Chancellor George Osborne will this week tell MPs that he has decided to suspend Sunday trading laws for eight weeks during the Olympics and Paralympics.
The move, which will allow bigger shops to open for more than six hours is supposed to only be a temporary measure.
But, and I’m sure I am not alone in this, why shouldn’t our shops be able to open when they want and for as long as they want?
Amazon and other on-line retailers do not close down for 18 hours on Sundays, and neither should they.
This country has some appallingly archaic legislation that has simply become obsolete in the modern world, and the Sunday shop trading hours is one.
While I accept that the biggest beneficiaries of the changes will be the massive supermarket chains, it will also allow medium-size businesses in town centres to open longer and generate that bit more trade in these lean times, if they want to.
And that is the crux of this matter.
There are campaigners who will fight for the right to keep Sundays sacred, and I understand that.
But pubs are now allowed to open all day, every day.
If we can drink ourselves silly on Sundays, why can’t we shop ’til we drop as well?
Frankly, I think George Osborne is being a bit of a coward by hiding this completely sensible idea behind some pretence that we need shops to open longer while the Olympics are on.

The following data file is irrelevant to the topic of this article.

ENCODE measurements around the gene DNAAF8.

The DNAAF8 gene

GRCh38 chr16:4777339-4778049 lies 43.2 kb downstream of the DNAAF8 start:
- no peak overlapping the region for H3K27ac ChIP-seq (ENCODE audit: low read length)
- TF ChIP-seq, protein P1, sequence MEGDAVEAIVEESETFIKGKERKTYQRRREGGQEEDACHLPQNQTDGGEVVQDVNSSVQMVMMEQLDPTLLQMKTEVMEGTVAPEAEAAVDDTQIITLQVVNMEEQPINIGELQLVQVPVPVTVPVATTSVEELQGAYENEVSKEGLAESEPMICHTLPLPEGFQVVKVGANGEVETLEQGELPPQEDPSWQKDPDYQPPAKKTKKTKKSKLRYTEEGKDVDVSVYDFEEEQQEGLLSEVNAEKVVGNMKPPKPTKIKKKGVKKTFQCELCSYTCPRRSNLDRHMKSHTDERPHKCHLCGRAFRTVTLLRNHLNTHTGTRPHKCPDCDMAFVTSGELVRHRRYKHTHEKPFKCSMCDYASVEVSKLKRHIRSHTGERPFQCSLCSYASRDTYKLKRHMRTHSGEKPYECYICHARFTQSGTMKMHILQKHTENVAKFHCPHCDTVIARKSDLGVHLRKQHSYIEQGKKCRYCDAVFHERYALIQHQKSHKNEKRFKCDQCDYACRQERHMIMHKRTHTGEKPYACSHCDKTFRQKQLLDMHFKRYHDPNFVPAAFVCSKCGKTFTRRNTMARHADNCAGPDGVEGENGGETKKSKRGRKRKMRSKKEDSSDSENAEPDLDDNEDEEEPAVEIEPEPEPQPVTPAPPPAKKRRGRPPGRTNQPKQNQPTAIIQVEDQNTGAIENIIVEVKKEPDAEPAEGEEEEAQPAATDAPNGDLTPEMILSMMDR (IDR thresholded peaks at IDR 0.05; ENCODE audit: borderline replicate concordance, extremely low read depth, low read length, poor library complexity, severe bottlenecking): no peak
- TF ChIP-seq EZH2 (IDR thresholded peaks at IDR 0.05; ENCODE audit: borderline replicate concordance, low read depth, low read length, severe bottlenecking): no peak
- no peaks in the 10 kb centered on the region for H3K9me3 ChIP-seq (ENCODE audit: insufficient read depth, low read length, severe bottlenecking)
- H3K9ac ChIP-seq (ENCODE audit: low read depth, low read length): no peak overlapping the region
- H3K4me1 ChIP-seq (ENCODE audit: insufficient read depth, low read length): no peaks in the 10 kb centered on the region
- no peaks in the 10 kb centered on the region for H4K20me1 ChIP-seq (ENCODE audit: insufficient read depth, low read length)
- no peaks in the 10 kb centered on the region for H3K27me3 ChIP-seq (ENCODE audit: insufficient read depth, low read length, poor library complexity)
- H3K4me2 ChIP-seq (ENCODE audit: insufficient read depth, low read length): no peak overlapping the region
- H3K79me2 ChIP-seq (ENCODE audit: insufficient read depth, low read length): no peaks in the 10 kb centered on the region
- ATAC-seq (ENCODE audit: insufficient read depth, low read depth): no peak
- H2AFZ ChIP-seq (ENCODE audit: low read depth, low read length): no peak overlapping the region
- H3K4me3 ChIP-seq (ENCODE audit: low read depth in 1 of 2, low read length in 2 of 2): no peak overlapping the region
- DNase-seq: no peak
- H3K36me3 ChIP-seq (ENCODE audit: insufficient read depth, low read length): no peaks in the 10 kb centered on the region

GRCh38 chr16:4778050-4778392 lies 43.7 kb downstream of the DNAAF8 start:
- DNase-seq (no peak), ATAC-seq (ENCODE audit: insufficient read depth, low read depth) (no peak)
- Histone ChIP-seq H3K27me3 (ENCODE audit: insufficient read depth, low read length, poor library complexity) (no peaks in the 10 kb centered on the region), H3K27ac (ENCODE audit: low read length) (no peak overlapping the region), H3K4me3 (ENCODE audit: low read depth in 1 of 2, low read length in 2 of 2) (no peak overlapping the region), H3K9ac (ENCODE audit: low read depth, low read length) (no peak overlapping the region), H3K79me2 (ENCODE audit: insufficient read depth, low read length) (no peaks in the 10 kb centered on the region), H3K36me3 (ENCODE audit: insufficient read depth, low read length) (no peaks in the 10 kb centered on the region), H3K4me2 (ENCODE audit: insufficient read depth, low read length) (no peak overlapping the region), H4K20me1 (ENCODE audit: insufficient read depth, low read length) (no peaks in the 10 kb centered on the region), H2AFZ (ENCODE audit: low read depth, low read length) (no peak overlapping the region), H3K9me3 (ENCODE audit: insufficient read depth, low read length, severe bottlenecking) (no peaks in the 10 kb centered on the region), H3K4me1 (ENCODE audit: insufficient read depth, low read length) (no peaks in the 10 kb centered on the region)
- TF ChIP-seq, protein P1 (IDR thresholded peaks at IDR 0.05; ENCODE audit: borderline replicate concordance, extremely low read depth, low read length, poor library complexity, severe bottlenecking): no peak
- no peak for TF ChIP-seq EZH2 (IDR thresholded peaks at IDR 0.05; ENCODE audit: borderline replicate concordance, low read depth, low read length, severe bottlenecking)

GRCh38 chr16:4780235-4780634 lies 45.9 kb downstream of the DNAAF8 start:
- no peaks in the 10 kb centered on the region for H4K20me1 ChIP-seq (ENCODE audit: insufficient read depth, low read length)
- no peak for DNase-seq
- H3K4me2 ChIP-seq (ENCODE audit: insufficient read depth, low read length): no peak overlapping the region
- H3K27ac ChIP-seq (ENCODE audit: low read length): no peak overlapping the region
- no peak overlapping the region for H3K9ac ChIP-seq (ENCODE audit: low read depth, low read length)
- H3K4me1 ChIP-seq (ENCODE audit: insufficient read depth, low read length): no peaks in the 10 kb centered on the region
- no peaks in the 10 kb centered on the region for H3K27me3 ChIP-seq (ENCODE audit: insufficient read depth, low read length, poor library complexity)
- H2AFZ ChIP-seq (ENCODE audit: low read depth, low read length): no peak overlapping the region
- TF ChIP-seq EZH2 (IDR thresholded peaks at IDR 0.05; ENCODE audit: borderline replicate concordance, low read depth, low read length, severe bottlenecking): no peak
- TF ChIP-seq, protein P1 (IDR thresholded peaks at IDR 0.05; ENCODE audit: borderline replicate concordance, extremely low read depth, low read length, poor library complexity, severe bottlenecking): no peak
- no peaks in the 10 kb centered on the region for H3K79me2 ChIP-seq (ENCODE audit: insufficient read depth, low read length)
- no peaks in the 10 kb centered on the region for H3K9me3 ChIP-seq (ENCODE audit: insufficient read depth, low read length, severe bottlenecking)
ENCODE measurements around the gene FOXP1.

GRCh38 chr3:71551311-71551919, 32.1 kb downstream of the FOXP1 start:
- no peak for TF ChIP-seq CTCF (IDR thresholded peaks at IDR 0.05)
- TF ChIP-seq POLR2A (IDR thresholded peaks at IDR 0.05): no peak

It would be far more honest to say that we think this is a good idea, most people will be happy with it and so we are going to do it.
Campaign group Keep Sunday Special say the limited move is a “cover for creeping deregulation” and church leaders are also thought likely to oppose the plans.
In my opinion, opening shops for longer on Sundays will surely help church leaders get more people through their doors because the congregation will have more time in which to do its shopping.
And, let’s be honest, anything that we can do to boost flagging retail figures has to be a good thing.
Let’s enable people to visit supermarkets, garden centres and DIY stores on the lighter summer evenings. Personally, I don’t think it will make a jot of difference to those figures, but I still think we should make it permanent.
Times have changed and our laws need to change with them.
And so, George, be brave and make it a permanent move.